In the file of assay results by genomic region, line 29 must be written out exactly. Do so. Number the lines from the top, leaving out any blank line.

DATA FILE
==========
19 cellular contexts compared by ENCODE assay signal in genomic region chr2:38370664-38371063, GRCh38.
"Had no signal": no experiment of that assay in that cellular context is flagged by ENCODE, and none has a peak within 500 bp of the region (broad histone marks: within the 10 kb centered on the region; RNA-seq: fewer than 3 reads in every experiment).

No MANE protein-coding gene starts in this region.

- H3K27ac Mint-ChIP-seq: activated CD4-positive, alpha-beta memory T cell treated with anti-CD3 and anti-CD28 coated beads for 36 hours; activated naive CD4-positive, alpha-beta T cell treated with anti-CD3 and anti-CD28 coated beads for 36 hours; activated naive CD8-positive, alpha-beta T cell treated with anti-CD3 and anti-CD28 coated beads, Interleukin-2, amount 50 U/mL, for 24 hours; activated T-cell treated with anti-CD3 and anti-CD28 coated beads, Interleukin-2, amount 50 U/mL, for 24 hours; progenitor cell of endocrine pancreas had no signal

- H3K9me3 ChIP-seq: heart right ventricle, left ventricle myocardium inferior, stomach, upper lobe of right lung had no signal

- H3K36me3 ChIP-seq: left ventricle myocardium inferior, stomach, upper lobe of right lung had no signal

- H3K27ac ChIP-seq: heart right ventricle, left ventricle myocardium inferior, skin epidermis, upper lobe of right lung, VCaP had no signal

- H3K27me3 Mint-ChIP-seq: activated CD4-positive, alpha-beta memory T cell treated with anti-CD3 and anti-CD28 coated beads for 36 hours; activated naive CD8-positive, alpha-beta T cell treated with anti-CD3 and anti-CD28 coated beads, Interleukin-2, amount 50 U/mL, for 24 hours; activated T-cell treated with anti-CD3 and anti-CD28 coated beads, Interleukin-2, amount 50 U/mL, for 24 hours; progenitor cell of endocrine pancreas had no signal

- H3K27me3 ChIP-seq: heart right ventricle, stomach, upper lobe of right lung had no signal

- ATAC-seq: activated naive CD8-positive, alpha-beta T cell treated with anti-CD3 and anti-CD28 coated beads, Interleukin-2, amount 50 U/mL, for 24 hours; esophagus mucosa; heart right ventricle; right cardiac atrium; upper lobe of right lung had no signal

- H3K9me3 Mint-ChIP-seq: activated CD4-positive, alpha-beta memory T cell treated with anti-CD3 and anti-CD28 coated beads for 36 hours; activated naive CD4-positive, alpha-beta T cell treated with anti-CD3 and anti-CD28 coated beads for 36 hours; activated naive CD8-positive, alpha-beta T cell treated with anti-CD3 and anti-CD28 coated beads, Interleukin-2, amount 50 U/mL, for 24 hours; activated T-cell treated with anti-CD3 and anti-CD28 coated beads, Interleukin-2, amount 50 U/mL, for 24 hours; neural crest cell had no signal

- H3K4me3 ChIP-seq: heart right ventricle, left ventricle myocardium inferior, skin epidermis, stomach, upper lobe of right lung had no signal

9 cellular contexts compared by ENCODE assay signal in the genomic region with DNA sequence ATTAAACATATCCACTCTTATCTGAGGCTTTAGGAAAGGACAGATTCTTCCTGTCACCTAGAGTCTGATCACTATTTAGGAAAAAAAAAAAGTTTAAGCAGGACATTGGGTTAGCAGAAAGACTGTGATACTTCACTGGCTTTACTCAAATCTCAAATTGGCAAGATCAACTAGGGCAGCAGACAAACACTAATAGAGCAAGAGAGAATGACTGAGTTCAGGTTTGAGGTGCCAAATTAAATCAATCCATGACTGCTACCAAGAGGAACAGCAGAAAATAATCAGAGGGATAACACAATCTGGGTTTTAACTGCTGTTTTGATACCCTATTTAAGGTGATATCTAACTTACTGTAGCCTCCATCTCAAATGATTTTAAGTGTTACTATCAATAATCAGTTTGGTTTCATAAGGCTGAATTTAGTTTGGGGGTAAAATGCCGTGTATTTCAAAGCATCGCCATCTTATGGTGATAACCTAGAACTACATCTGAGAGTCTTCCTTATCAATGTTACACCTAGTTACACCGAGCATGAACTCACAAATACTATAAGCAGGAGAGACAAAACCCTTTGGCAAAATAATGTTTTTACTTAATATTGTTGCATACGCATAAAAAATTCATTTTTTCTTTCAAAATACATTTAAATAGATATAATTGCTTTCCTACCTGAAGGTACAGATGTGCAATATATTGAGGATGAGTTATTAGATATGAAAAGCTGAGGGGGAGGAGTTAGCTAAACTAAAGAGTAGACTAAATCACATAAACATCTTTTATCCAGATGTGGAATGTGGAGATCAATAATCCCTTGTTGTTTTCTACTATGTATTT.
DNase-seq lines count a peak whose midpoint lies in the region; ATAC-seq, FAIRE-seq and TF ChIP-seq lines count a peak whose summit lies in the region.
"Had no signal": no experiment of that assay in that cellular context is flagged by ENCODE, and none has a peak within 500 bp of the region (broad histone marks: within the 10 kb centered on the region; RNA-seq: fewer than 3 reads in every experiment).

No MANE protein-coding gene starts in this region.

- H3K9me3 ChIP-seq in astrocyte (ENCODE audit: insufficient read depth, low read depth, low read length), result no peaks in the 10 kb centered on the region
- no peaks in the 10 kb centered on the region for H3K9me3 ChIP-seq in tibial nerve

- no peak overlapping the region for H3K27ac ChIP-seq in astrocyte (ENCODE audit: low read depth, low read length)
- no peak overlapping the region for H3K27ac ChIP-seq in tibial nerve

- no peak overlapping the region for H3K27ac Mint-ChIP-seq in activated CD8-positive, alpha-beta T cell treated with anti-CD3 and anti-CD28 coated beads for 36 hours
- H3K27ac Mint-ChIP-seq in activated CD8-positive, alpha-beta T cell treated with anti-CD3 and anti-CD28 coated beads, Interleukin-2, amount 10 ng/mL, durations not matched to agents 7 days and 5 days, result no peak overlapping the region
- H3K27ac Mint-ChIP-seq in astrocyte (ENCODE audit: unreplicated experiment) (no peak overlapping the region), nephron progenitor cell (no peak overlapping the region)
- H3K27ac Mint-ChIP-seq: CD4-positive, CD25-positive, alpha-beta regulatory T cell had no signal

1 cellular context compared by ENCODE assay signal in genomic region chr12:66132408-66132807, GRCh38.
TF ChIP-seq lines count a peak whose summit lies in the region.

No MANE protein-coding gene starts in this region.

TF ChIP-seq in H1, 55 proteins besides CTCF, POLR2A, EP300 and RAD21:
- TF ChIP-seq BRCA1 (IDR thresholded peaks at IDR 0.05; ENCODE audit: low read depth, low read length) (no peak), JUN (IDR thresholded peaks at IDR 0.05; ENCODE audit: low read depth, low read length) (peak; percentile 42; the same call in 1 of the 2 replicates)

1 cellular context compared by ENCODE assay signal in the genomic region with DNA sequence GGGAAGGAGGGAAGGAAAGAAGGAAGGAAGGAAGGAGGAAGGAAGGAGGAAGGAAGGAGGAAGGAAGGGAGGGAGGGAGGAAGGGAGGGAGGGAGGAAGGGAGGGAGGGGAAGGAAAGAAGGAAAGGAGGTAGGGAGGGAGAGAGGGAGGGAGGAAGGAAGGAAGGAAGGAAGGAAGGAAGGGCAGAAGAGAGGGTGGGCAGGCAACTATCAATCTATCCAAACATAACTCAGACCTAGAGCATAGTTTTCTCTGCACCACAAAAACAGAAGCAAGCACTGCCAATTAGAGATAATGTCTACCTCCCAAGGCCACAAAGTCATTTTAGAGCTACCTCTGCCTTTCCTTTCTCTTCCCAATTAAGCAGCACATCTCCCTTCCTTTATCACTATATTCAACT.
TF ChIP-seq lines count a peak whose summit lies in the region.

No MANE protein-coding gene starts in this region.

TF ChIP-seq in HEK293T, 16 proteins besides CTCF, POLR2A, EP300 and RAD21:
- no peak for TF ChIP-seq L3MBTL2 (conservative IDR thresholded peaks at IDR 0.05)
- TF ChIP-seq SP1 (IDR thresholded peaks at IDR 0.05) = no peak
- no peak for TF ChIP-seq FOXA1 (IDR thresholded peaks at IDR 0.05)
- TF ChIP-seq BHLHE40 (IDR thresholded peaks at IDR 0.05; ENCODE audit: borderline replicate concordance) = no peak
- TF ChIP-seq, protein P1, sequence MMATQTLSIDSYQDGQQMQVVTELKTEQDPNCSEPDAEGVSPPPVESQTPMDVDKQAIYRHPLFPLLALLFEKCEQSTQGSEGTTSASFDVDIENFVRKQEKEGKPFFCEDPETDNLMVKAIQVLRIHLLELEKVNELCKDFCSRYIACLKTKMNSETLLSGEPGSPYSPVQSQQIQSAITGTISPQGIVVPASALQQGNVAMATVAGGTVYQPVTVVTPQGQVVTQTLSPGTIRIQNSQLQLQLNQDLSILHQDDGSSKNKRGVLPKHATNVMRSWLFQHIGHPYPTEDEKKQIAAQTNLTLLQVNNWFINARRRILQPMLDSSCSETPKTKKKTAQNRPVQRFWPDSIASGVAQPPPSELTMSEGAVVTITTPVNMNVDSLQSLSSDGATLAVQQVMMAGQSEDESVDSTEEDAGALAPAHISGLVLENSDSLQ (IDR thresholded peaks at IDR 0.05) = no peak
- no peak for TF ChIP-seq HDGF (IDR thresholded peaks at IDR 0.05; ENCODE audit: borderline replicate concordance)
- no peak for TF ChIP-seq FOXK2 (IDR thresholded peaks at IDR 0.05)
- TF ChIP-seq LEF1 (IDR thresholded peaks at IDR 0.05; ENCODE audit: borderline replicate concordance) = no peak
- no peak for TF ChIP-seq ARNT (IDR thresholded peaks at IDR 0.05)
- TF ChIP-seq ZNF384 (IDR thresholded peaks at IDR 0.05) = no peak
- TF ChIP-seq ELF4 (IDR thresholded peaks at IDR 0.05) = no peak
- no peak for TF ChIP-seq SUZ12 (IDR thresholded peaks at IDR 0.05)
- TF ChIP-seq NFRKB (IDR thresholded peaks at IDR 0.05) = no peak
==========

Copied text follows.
- TF ChIP-seq BRCA1 (IDR thresholded peaks at IDR 0.05; ENCODE audit: low read depth, low read length) (no peak), JUN (IDR thresholded peaks at IDR 0.05; ENCODE audit: low read depth, low read length) (peak; percentile 42; the same call in 1 of the 2 replicates)